Hello!(adsbygoogle = window.adsbygoogle || []).push({});

Unfortunately, I have not spent as much time as I should have on limits, or sequences, or their properties. In trying to work on a number theory math proof I have come across the following:

I have an infinite sequence of numbers, all between 0 and 1 inclusive. I know that the limit of this sequence is 0.4. I know that at some point, call it x, where x is the nth term in the sequence, all the numbers in the sequence past x get very close to the limit (in fact as close as I would like). For example, I know already that for n = 1 million, all the numbers past x will be within 0.001 of 0.4.

However, what I need to know is information about the numbers BEFORE my currently known x. So what I would like to know is if there are tests that can find a less precise bound on a sequence that has a known limit.

For instance, (if it were true) is there a test that would tell me that for n = 50, all the numbers in the sequence past x will be within 0.4 of 0.4? More specifically, are there tests that will tell me the most IMPRECISE bound on the sequence? (Aside from the given bound of between 0 and 1, since it's possible none of the numbers will ever actually be 0 or 1)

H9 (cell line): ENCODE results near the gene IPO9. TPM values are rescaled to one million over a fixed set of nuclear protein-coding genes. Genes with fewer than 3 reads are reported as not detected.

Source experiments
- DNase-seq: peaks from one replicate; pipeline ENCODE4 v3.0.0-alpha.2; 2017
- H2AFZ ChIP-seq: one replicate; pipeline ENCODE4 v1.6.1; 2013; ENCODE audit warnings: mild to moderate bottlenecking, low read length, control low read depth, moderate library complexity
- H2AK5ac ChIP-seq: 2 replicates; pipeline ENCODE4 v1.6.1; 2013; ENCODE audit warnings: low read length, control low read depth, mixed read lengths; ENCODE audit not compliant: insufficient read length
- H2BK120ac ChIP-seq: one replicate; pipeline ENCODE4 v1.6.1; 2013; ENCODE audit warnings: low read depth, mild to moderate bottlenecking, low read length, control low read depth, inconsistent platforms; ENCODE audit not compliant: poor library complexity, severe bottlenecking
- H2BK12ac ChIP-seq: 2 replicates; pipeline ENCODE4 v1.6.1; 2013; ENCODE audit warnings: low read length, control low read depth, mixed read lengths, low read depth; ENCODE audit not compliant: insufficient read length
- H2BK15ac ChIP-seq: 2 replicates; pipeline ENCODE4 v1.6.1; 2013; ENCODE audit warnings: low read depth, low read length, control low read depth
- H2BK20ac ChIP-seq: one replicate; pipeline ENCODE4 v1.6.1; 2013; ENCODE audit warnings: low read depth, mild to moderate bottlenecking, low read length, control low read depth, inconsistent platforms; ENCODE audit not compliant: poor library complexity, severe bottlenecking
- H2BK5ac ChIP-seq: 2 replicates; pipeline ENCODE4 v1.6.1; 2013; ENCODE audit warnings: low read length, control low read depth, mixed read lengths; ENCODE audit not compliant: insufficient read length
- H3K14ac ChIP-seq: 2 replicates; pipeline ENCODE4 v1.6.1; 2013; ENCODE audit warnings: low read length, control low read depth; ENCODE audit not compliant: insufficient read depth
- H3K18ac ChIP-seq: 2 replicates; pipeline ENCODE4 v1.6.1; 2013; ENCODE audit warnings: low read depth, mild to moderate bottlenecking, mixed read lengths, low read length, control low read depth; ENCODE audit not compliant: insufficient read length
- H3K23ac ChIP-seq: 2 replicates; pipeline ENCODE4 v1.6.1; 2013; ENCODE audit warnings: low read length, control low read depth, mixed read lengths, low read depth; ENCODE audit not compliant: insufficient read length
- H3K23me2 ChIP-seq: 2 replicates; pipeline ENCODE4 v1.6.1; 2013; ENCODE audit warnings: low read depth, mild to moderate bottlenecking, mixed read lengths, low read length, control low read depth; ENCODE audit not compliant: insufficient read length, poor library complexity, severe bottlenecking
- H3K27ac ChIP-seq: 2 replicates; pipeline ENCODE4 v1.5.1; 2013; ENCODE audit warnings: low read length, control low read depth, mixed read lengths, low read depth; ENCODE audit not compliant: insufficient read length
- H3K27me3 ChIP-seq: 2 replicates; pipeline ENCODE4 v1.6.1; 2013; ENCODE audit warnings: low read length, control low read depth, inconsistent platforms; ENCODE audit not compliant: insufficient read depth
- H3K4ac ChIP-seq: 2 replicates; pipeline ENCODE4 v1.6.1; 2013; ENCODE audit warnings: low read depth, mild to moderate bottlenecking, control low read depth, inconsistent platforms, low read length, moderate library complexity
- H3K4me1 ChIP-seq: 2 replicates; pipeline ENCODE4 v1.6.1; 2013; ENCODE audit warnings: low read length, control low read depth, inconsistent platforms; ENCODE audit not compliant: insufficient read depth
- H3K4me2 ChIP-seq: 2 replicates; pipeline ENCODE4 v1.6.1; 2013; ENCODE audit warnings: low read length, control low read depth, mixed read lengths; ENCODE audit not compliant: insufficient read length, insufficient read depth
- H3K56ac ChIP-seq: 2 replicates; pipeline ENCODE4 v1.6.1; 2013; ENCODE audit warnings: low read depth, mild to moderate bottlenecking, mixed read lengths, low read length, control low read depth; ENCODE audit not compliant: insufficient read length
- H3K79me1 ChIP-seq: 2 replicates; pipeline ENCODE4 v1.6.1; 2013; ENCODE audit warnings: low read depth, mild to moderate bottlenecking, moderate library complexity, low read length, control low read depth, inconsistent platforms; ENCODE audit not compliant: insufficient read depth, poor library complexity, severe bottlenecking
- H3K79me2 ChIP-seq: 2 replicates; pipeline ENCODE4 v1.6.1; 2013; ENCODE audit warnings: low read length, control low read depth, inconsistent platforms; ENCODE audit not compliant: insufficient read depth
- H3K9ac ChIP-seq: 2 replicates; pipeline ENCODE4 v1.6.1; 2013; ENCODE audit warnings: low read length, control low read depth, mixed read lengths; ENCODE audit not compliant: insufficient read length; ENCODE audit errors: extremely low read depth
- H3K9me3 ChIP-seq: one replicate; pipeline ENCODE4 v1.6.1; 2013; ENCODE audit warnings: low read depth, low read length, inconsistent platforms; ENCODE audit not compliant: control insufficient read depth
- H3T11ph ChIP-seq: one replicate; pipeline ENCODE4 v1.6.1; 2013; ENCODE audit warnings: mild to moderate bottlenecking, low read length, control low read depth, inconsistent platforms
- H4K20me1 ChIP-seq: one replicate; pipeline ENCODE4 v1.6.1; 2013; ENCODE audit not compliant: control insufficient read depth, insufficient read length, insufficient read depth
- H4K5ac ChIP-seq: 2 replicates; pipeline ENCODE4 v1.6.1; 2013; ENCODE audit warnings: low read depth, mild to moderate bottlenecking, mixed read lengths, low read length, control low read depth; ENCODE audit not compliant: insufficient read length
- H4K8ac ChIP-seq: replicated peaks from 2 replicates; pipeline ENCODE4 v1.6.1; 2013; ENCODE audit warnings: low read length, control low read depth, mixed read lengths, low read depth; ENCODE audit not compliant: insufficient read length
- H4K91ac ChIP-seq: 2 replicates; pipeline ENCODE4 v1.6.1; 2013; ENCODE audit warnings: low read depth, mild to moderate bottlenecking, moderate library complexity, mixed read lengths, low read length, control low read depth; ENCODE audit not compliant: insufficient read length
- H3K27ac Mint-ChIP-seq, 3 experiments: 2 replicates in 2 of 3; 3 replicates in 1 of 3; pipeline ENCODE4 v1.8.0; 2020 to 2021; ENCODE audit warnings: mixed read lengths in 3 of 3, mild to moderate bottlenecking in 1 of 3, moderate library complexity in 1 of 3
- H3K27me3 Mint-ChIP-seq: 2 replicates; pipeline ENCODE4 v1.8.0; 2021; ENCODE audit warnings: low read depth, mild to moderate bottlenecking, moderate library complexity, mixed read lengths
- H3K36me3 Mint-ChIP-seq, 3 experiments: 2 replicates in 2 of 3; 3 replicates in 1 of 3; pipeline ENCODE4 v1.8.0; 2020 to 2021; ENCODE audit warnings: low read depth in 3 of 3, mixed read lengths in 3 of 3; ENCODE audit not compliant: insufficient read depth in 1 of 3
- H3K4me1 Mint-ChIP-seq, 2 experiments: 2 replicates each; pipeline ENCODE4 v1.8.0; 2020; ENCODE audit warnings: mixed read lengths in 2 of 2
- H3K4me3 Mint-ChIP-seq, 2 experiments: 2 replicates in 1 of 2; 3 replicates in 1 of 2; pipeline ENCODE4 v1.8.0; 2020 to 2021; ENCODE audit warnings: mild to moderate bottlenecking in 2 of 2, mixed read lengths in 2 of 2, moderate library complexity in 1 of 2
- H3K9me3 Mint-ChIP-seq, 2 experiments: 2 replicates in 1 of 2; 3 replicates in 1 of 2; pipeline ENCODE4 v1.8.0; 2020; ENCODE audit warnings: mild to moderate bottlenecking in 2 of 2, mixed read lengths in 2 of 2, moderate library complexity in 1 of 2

(And then, I actually have an infinite series of such sequences, and none of them have quite the same properties, nor quite the same limits, although all the limits are known; so I assume it's possible I might need different tests depending on which particular sequence I was looking at.)

And for those that are curious, since limits are usually the important part, the numbers that actually contain the information I need are usually within the first 0.1% of the numbers that are before my currently known x's. (So for all the sequences I know an x such as the example I used at the start where n = 1 million; but all the important information for that particular sequence comes from the first 1000 numbers. (However, some of the sequences still have billions of important numbers, its simply that the known bound for the limit occurs at a VERY high n value.)

**Physics Forums - The Fusion of Science and Community**

The friendliest, high quality science and math community on the planet! Everyone who loves science is here!

# Bounds on infinite sequences with a known limit

Loading...

Similar Threads - Bounds infinite sequences | Date |
---|---|

Insights Hilbert Spaces And Their Relatives - Part II - Comments | Mar 6, 2018 |

I Gluing lemma / infinite corollary | Sep 17, 2017 |

I For direct proof, how do you choose M for bounded sequence? | Feb 16, 2017 |

A Finding the bounds of a ratio | Aug 30, 2016 |

General Theorems on Bounding Manifolds? | Dec 12, 2014 |

**Physics Forums - The Fusion of Science and Community**